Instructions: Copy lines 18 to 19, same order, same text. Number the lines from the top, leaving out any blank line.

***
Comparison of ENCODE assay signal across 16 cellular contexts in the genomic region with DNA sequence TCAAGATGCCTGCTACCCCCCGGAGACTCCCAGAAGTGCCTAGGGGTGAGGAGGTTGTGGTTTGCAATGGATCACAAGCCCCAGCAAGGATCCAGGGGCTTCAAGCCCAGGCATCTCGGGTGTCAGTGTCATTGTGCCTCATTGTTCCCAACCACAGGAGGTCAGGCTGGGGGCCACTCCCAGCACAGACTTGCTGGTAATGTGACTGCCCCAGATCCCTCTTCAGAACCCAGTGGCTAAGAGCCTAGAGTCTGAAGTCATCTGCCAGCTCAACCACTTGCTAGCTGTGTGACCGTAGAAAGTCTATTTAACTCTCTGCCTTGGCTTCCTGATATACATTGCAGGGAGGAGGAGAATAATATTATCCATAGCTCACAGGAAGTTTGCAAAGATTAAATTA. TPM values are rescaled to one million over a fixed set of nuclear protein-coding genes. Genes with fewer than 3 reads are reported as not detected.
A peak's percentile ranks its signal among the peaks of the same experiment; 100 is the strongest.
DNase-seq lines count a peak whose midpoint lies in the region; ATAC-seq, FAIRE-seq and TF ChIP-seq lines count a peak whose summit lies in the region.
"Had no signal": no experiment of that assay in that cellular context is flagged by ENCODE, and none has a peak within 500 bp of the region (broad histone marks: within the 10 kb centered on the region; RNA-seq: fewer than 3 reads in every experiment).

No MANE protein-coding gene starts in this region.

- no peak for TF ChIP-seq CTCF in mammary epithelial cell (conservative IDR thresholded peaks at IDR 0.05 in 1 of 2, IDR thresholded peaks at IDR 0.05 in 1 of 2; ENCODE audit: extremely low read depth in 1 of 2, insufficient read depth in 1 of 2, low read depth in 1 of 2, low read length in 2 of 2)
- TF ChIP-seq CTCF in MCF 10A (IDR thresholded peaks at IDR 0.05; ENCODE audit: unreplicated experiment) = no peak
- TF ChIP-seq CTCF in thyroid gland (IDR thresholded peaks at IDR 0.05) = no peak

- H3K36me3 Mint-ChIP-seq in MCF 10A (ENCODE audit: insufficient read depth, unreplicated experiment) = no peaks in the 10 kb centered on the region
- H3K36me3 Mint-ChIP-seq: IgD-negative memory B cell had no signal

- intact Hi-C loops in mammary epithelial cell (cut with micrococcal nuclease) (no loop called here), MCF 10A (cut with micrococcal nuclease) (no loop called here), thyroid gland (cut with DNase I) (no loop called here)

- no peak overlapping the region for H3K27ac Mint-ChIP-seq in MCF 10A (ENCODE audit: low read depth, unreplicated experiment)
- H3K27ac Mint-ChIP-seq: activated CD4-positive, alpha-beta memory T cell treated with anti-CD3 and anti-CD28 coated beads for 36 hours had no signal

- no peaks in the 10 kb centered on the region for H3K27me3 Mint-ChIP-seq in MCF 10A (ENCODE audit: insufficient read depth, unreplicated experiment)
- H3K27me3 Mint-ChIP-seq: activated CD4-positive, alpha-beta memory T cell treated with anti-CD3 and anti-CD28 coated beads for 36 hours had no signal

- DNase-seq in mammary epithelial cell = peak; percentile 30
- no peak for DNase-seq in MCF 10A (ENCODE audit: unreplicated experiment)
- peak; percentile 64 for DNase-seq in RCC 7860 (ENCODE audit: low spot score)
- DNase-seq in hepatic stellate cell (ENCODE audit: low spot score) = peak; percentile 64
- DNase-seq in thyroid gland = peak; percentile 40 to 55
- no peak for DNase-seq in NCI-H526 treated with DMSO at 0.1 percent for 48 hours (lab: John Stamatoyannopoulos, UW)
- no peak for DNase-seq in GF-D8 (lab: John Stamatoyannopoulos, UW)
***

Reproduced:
- peak; percentile 64 for DNase-seq in RCC 7860 (ENCODE audit: low spot score)
- DNase-seq in hepatic stellate cell (ENCODE audit: low spot score) = peak; percentile 64